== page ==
The competition will be judged by Chef Julia Greenaway (Capsicum Culinary Studio), Chef Afzal Mohammed (Capsicum Culinary Studio) and their decision is final and binding.
By entering the competition, you agree to be bound by these Terms and Condition
5.2 The Promoter of this competition, is Capsicum Culinary Studio, Head Office: Floor, Rex Trueform Office Park, 263 Victoria Road, Salt River, 7925, South Africa (Attention: Julia Greenaway: 031 561 1959)
Finalists of the lucky draw will be required to provide proof of their identity.Failure to do so may result in disqualification of the entrant.
Capsicum’s decision in all matters relating to this competition are final and binding, and no correspondence will be entered in
Capsicum does not accept any responsibility for any damage, loss, liabilities, injury, costs, expenses or claims suffered by the participants as a result of entering the competition, being chosen as a finalist or accepting the prize.
Finalists chosen in the lucky draw are not permitted to transfer their position in the bake-off to any other person. Any finalist positions not utilised will be forfeited.
Capsicum reserves the right to change the contents of the prize, and in its sole discretion, to substitute the prize, with a suitable alternative of a similar value.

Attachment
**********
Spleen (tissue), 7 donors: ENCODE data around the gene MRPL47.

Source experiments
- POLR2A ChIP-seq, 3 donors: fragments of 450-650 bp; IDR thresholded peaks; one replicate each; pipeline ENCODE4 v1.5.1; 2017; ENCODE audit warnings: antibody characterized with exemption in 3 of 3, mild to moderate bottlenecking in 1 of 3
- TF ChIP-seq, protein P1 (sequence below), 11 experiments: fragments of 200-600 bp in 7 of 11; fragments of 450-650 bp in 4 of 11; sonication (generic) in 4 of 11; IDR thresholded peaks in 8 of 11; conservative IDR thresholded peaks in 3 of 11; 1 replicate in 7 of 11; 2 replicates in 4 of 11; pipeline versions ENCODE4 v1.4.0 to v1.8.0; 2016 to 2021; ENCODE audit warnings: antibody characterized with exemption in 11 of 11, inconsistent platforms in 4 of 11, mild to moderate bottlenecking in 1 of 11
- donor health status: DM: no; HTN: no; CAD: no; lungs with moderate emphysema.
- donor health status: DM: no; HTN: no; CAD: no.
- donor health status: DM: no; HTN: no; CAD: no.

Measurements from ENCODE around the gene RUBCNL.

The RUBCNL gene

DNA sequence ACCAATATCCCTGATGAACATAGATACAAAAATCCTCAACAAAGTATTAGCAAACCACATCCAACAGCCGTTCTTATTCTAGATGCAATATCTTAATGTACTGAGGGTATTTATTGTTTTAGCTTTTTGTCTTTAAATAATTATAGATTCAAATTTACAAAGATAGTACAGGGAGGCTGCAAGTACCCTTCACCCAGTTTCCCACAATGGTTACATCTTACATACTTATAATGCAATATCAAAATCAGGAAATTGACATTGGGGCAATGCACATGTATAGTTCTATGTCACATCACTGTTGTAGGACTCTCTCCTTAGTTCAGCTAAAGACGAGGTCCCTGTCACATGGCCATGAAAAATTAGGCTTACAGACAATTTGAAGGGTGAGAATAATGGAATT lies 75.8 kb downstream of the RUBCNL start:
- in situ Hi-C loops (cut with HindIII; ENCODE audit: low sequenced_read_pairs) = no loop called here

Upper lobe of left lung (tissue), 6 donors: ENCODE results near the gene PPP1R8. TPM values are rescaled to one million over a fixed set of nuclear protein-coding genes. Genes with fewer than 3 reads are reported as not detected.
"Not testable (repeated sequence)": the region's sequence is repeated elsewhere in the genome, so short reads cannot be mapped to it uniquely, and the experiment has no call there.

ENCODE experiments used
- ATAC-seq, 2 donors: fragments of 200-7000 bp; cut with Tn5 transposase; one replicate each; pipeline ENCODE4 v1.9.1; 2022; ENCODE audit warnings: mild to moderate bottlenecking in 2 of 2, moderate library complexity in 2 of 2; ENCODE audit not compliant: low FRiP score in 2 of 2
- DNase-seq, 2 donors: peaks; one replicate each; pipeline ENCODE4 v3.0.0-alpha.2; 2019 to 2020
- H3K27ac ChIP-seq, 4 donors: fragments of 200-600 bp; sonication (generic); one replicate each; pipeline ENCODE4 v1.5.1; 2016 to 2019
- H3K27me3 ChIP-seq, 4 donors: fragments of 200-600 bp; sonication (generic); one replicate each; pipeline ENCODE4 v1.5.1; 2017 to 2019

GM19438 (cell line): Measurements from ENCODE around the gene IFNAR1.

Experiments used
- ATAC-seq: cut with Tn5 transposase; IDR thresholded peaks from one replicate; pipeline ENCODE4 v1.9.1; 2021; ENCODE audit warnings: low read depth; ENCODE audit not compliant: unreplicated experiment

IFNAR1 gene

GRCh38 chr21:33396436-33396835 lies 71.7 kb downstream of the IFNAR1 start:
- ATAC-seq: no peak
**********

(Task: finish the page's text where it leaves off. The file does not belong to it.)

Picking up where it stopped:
Capsicum will be entitled to suspend or terminate the competition if it is prevented from continuing with the competition, due to circumstances beyond its control. In such a case, Capsicum will not be liable in any way to any participant.
Capsicum accepts no responsibility for entries that are lost, delayed, misdirected or incomplete or which cannot be entered for any technical error or other reason.
The entrant understands that they may receive future correspondence from Capsicum, however, Capsicum will not share their personal information with any other party.
The finalists and winner agree to participate in any publicity as required by the Promoter / associated companies.
This competition is governed by South African law and the jurisdiction of the courts of South Africa.
Societi Bistro has long been one of my favourite restaurants in central Cape Town. With its well-priced menu, excellent wine list and genuinely warm service, it ticks all the right boxes for a neighbourhood bistro, and then some.